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Clutch / Ims Bearing Advise For 2003 S


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I have a 2003 Boxster S with 47,000 miles. The dealer inspected it for a DE event and said the clutch was stiff. They said it was a sign that it is worn and will need to be replaced soon. The current clutch has about 27000 miles on it. The engine was replaced by Porsche in 2007 and has about 20,000 miles on it.

1.) Should I purchase the 3 piece kit or the complete kit that replaces virtually everything including the flywheel? The 3 piece is about $470.00. The full kit is around $750.00

2.) While I'm there, I hear I would be nuts not to replace the IMS bearing. Should I just replace the bearing with original Porsche, or should I put out the $600.00 for the L&N ceramic bearing retrofit?

3.) I hear the 987 clutch will fit my 986 engine and is stronger. Should I?

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I have a 2003 Boxster S with 47,000 miles. The dealer inspected it for a DE event and said the clutch was stiff. They said it was a sign that it is worn and will need to be replaced soon. The current clutch has about 27000 miles on it. The engine was replaced by Porsche in 2007 and has about 20,000 miles on it.

1.) Should I purchase the 3 piece kit or the complete kit that replaces virtually everything including the flywheel? The 3 piece is about $470.00. The full kit is around $750.00

2.) While I'm there, I hear I would be nuts not to replace the IMS bearing. Should I just replace the bearing with original Porsche, or should I put out the $600.00 for the L&N ceramic bearing retrofit?

3.) I hear the 987 clutch will fit my 986 engine and is stronger. Should I?

If taking this on yourself:

1.) Sachs Clutch kits can be had cheaper on ebay:

http://cgi.ebay.com/ebaymotors/00-04-BOXSTER-S-3-2L-3-2-PORSCHE-SACHS-NEW-CLUTCH-KIT-_W0QQcmdZViewItemQQhashZitem1c128d055aQQitemZ120570316122QQptZMotorsQ5fCarQ5fTruckQ5fPartsQ5fAccessories

Flywheel should be inspected for movement to ensure it's within spec. You should clean up the face while in there.

2.) My money would be spent on the IMS Retrofit if I were in there, I'm not sure an '07 porsche Replacement motor could accept the retrofit though.

3.) News to me, not sure.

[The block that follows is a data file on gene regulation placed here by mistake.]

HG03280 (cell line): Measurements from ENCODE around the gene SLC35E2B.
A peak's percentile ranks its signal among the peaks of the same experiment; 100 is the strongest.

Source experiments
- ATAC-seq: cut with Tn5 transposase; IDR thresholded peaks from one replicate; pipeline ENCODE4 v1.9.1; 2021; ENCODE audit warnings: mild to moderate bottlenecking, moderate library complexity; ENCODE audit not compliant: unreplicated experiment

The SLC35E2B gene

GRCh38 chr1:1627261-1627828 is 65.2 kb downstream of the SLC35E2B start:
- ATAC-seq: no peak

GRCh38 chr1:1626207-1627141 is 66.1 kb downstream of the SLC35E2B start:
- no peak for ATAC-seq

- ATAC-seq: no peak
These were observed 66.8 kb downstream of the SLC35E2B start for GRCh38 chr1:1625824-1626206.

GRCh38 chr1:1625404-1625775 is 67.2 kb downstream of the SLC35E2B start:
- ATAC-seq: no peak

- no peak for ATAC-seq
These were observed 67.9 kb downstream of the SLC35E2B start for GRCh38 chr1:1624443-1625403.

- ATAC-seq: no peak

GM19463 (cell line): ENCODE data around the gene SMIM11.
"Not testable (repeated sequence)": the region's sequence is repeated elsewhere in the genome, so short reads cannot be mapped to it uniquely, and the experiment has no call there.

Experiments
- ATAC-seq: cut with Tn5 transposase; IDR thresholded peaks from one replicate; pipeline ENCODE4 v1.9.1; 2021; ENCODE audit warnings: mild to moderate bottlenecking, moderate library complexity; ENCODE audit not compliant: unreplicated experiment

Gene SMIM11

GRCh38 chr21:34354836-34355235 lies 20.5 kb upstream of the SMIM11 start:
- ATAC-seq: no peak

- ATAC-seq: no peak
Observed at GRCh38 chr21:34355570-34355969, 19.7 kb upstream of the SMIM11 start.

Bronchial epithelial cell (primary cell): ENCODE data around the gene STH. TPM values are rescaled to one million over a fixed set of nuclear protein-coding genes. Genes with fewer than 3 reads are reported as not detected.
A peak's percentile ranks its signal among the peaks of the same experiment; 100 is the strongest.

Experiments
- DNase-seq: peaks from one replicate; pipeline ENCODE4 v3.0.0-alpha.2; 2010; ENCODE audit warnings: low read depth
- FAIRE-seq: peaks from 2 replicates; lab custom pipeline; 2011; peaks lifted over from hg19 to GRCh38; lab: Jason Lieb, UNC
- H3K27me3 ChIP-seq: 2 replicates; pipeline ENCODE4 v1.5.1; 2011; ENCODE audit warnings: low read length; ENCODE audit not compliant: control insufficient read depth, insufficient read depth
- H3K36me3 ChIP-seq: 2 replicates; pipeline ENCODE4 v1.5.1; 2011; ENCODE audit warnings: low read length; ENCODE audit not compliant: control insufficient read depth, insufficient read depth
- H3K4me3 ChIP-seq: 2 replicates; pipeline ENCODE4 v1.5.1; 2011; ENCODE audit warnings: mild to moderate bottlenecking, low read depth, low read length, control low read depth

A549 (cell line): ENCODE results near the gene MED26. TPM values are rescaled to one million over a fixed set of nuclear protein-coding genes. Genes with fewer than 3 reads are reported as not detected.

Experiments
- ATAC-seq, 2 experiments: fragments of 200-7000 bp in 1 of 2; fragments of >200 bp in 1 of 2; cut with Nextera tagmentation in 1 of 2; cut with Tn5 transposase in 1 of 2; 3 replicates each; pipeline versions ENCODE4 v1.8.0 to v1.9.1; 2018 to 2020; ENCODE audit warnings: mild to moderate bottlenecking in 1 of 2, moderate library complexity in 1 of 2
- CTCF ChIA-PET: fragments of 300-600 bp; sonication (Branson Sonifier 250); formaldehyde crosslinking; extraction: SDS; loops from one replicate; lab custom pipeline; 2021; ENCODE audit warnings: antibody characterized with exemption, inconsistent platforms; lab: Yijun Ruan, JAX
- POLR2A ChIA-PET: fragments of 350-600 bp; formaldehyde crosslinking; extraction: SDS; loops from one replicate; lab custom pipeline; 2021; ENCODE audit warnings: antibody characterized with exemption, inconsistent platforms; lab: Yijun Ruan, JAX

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Hi there. Yes, the 987 kit is an "upgrade" for the earlier cars.

As for the IMS retrofit, I'm guessing that your car has the later-style "big bearing" and cover that won't come out of the case unless it's split. Also, there is no "factory" IMS replacement kit. Charles' kit is the only thing available at this time, although I am working on a prototype kit in my garage today (won't be available for several months though).

-Wayne

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Hi there. Yes, the 987 kit is an "upgrade" for the earlier cars.

As for the IMS retrofit, I'm guessing that your car has the later-style "big bearing" and cover that won't come out of the case unless it's split. Also, there is no "factory" IMS replacement kit. Charles' kit is the only thing available at this time, although I am working on a prototype kit in my garage today (won't be available for several months though).

-Wayne

Thanks Wayne. Are you saying that if my car had a rebuilt engine put in it in 2007, that I wouldn't be able to replace the IMS without actually going deep into the engine? There is no longer a removable flange? If so, do you think they addressed the issue enough that I shouldn't be concerned? Love your articles on Pelican BTW.

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Hi there. Yes, the 987 kit is an "upgrade" for the earlier cars.

As for the IMS retrofit, I'm guessing that your car has the later-style "big bearing" and cover that won't come out of the case unless it's split. Also, there is no "factory" IMS replacement kit. Charles' kit is the only thing available at this time, although I am working on a prototype kit in my garage today (won't be available for several months though).

-Wayne

Thanks Wayne. Are you saying that if my car had a rebuilt engine put in it in 2007, that I wouldn't be able to replace the IMS without actually going deep into the engine? There is no longer a removable flange? If so, do you think they addressed the issue enough that I shouldn't be concerned? Love your articles on Pelican BTW.